This is seen in Table 2, a trend that is also reflected in the disaggregation of NEET youth who are new entrants into the labour market. However, alongside the decrease in discouragement noted above, we see significant increases in both short-term and long-term unemployment compared to 2022. While the large numbers of long-term unemployed youth remain, the shift away from discouragement and the increase in short-term unemployment could be considered promising.

Table 2 also shows the composition of the inactive NEET youth cohort – i.e., those disengaged from the labour market. As in 2022, a significant proportion of inactive NEET youth identify their primary reason for inactivity as homemaker responsibilities. The majority of inactive young homemakers (82.5%) are females. The statistically significant rise in inactive NEET youth due to health reasons compared to 2022 should be noted. This rise demands further investigation, as it carries important implications for the overall well-being and future re-engagement options of these young people with the labour market or education.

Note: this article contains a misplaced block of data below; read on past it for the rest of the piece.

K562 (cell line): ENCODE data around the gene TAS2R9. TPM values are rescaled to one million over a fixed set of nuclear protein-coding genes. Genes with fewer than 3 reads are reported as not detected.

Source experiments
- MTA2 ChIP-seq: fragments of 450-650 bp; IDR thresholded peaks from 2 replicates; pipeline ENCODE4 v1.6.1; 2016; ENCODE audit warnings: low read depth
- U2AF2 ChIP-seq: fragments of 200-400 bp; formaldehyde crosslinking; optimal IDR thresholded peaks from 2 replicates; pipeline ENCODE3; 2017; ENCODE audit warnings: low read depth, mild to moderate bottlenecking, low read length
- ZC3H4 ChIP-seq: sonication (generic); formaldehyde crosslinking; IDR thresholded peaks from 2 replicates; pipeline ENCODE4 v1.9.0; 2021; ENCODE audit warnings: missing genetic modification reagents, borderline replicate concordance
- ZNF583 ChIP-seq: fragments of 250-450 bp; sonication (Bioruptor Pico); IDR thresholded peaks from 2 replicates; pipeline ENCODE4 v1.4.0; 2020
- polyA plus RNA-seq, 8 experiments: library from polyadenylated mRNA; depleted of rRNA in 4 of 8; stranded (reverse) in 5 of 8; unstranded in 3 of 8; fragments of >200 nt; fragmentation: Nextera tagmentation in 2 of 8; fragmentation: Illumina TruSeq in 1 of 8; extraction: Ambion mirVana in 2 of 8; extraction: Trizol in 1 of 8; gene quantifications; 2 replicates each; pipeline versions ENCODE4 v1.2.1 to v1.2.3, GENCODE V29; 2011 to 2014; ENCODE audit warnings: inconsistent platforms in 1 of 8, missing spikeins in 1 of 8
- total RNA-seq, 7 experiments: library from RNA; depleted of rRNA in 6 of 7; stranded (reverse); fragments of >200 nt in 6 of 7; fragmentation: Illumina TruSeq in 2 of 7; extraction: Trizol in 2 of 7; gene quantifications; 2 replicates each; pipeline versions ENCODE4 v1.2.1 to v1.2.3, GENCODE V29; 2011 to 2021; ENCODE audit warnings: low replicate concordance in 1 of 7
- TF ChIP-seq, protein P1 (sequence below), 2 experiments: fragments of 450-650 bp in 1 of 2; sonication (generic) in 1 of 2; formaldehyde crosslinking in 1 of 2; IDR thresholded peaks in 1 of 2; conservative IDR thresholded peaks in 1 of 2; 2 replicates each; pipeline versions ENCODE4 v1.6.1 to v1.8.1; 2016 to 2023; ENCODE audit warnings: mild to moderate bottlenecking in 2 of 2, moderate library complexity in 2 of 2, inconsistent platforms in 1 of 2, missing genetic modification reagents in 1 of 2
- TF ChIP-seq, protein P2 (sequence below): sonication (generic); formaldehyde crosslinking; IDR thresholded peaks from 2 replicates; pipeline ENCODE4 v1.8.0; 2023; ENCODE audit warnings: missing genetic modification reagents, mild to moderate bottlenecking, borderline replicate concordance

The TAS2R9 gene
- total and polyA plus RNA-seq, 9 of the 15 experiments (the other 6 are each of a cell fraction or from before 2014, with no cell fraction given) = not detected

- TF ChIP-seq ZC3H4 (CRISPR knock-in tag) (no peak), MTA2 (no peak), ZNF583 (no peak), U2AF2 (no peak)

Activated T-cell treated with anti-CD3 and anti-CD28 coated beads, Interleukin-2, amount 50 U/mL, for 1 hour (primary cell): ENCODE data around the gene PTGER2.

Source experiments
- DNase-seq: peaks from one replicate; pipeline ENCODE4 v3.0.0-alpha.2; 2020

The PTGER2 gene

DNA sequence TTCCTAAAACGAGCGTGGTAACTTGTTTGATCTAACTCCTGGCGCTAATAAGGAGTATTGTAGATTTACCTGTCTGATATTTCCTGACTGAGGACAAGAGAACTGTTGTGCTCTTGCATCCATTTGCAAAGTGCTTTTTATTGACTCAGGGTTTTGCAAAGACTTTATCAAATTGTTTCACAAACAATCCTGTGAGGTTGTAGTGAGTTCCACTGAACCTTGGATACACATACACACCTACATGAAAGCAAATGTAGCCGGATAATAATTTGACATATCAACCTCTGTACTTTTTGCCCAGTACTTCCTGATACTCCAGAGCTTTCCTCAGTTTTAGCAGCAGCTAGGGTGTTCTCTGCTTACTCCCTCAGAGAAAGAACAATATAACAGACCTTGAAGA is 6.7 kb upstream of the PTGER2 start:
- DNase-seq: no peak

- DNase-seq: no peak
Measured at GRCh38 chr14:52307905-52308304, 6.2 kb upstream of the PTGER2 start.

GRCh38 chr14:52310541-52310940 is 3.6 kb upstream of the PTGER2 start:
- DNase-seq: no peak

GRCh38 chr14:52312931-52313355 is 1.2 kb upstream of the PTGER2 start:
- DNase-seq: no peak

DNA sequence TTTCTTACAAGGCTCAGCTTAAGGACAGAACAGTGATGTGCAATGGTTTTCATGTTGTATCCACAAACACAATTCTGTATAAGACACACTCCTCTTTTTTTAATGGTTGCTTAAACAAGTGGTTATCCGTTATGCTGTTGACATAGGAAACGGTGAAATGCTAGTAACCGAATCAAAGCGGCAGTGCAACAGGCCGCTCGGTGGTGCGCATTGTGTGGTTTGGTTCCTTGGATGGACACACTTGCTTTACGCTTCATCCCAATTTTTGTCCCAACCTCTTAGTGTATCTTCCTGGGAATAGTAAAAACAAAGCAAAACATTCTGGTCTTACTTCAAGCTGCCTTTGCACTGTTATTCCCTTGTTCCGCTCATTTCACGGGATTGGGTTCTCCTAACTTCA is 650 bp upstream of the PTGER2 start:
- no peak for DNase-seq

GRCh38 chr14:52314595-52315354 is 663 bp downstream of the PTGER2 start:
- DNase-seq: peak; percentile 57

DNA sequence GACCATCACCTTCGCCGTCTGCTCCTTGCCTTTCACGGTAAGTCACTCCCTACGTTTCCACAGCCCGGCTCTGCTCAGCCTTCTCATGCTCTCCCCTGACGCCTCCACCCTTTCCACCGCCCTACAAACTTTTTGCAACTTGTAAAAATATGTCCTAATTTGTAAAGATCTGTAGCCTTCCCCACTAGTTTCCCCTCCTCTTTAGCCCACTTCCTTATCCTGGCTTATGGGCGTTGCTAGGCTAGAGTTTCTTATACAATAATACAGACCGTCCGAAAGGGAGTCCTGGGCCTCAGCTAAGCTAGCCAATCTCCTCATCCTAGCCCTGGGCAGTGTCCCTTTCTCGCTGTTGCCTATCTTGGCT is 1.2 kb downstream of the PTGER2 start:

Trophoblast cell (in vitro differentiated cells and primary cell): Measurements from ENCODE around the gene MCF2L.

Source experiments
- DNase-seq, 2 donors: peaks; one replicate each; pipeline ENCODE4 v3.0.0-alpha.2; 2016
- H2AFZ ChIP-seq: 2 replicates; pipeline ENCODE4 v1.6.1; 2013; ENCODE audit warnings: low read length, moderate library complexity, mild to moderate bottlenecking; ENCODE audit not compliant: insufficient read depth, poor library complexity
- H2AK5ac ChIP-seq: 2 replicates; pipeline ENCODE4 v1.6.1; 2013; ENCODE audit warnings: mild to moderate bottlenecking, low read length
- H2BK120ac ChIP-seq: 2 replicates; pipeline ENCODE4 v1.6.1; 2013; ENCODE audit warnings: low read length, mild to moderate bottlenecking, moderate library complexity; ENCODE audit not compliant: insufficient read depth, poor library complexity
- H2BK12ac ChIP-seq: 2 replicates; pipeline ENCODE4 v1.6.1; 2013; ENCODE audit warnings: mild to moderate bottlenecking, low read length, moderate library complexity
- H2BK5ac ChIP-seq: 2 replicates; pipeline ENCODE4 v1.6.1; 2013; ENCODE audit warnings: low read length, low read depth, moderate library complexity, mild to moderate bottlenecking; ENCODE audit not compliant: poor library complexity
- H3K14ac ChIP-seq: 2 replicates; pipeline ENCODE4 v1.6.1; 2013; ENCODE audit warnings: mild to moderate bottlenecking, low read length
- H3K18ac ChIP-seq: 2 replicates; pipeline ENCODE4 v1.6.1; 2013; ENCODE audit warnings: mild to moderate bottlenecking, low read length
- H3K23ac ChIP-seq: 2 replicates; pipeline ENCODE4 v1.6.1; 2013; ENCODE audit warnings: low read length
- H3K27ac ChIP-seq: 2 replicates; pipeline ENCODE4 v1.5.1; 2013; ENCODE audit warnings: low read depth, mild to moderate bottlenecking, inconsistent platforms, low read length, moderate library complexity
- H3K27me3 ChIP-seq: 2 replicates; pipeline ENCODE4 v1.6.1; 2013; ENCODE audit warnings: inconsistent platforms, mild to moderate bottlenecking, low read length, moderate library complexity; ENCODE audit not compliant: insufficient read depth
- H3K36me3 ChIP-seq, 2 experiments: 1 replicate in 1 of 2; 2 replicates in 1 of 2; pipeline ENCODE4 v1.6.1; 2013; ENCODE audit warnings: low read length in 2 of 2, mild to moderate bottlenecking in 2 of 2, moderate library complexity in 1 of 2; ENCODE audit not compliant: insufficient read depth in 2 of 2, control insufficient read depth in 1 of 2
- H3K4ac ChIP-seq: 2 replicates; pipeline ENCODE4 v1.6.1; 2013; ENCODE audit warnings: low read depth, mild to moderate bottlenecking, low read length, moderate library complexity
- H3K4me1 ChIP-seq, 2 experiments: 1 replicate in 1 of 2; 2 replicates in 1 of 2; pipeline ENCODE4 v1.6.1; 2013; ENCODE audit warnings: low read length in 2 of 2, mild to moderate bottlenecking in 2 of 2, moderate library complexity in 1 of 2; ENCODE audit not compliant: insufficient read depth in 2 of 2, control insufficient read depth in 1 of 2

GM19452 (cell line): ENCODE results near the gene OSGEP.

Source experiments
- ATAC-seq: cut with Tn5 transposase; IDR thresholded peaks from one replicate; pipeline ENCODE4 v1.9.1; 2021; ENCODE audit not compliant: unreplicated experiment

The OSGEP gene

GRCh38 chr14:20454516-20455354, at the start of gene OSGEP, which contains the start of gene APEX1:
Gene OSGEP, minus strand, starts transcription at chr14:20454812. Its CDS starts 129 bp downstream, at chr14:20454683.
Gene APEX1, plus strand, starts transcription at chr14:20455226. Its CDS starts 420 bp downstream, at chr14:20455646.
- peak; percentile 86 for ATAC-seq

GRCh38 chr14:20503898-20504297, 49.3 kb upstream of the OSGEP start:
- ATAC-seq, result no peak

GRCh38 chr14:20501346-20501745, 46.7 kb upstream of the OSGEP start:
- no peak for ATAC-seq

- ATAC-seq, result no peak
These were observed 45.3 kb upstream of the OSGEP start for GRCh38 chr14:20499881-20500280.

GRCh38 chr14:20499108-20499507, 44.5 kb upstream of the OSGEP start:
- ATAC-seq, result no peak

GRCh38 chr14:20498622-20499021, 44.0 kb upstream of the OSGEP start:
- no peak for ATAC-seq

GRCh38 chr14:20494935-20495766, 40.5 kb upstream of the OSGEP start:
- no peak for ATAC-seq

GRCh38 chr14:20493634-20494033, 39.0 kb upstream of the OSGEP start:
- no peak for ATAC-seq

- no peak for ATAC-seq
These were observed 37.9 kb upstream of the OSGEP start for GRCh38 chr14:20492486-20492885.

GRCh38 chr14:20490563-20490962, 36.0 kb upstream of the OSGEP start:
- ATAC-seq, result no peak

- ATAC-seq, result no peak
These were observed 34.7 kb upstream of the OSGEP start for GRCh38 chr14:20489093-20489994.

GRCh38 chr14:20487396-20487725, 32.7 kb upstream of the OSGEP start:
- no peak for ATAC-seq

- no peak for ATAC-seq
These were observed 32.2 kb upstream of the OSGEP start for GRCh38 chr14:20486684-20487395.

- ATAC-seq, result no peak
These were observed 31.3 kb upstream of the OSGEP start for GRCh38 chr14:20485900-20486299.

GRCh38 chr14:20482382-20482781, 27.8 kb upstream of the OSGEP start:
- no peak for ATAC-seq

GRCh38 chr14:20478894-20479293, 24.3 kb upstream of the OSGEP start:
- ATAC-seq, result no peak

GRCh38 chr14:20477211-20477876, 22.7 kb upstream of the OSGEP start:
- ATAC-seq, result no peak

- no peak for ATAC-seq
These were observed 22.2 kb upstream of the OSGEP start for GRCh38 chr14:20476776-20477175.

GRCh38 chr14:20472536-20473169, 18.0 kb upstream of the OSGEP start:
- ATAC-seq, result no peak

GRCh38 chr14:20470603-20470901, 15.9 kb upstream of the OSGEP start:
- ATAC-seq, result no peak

Table 2: NEET youth by active and inactive sub-groups, QLFS Q1 data for 2013, 2022 and 2023

 Similar to previous years, we note that the majority of youth who are NEET are new entrants to the labour market: they have never worked before (Table 3). Table 4 indicates that of those new entrants, the vast majority have been looking for work for well over a year. However, compared to 2022, we also note a statistically significant increase in the proportion of youth who have been looking for work for less than 3 months (from 7.8% to 11.2%), in line with the increase in short-term unemployment noted earlier. Further investigation would be required to better understand the drivers of this change.